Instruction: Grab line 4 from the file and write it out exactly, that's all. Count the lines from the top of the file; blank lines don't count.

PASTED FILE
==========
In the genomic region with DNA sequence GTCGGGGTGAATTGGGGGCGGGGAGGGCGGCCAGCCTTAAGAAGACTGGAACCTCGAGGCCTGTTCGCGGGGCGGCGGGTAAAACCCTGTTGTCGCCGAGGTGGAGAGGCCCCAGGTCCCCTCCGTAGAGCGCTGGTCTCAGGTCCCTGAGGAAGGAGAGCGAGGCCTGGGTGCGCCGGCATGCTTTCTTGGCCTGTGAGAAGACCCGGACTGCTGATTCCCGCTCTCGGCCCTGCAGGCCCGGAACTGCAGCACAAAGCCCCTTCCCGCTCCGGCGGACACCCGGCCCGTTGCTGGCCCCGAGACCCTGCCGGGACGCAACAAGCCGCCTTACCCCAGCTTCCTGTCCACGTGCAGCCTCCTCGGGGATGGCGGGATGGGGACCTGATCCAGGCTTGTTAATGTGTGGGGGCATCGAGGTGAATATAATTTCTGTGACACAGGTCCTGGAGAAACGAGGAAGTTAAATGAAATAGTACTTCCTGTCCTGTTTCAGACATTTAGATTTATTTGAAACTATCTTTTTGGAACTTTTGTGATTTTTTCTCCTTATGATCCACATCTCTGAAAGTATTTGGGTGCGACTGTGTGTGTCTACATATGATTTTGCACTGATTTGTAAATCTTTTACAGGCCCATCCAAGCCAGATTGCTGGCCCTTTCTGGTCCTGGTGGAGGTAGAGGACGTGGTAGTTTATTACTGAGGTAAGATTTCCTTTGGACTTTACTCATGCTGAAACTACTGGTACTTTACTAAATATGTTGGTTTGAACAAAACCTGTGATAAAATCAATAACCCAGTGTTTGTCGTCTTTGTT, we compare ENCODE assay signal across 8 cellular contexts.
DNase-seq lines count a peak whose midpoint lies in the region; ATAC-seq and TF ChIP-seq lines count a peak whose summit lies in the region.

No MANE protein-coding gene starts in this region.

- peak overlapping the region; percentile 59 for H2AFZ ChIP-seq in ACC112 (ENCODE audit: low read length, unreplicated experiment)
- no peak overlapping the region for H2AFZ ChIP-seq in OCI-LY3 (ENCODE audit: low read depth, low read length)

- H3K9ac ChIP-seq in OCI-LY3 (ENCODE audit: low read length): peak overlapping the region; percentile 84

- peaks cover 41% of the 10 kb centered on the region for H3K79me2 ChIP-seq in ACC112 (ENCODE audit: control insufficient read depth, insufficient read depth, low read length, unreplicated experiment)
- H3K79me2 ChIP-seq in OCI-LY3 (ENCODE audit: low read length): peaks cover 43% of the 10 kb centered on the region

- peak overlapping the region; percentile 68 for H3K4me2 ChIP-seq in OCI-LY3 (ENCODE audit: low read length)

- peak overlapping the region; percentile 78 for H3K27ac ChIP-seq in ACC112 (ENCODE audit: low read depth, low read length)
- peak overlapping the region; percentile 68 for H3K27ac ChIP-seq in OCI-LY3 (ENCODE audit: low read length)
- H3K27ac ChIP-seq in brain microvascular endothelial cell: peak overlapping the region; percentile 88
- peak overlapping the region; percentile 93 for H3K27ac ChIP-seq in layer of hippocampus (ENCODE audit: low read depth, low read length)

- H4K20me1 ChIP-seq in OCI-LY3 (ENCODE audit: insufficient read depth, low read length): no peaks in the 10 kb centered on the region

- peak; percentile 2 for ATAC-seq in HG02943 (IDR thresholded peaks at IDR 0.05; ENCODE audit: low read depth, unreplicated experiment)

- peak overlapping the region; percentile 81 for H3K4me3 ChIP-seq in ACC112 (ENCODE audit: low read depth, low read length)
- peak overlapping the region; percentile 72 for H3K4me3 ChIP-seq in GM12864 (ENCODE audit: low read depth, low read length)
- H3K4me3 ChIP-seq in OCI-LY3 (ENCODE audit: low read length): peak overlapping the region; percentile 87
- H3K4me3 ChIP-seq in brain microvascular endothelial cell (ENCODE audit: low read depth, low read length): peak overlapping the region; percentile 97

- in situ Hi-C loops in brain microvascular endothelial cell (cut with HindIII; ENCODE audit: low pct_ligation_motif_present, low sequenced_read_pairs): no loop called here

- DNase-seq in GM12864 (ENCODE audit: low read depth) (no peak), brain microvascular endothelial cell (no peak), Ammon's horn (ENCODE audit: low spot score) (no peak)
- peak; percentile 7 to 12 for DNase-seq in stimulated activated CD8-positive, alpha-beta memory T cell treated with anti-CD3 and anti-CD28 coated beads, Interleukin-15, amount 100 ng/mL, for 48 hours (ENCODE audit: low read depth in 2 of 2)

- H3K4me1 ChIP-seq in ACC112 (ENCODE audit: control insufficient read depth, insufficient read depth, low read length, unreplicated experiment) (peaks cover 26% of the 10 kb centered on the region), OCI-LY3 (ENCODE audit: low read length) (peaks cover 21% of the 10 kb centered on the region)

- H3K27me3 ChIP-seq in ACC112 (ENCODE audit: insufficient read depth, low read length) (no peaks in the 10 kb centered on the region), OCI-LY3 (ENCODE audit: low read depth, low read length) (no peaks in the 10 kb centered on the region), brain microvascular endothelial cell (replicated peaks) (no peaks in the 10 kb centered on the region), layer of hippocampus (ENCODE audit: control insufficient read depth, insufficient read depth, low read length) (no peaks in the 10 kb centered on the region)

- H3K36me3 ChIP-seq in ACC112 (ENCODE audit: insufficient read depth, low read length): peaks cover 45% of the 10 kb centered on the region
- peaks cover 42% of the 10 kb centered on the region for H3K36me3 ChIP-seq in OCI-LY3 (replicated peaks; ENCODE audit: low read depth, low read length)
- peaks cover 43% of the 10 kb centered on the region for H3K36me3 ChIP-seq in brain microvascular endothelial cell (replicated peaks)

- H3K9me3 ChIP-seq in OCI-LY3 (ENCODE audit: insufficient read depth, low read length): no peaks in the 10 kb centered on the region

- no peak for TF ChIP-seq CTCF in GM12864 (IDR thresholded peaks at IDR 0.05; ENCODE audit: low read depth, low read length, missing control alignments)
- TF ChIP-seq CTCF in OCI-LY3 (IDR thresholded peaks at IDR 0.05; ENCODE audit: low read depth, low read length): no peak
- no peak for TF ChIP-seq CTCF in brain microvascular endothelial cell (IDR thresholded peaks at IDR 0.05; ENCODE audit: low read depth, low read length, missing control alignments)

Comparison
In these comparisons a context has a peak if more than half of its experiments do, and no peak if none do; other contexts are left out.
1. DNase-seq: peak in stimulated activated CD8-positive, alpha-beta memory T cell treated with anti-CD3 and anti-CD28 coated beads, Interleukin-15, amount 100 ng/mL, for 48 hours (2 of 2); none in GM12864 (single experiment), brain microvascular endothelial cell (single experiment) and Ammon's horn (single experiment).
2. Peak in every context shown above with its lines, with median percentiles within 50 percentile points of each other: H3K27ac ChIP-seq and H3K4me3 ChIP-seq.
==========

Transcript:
- peak overlapping the region; percentile 59 for H2AFZ ChIP-seq in ACC112 (ENCODE audit: low read length, unreplicated experiment)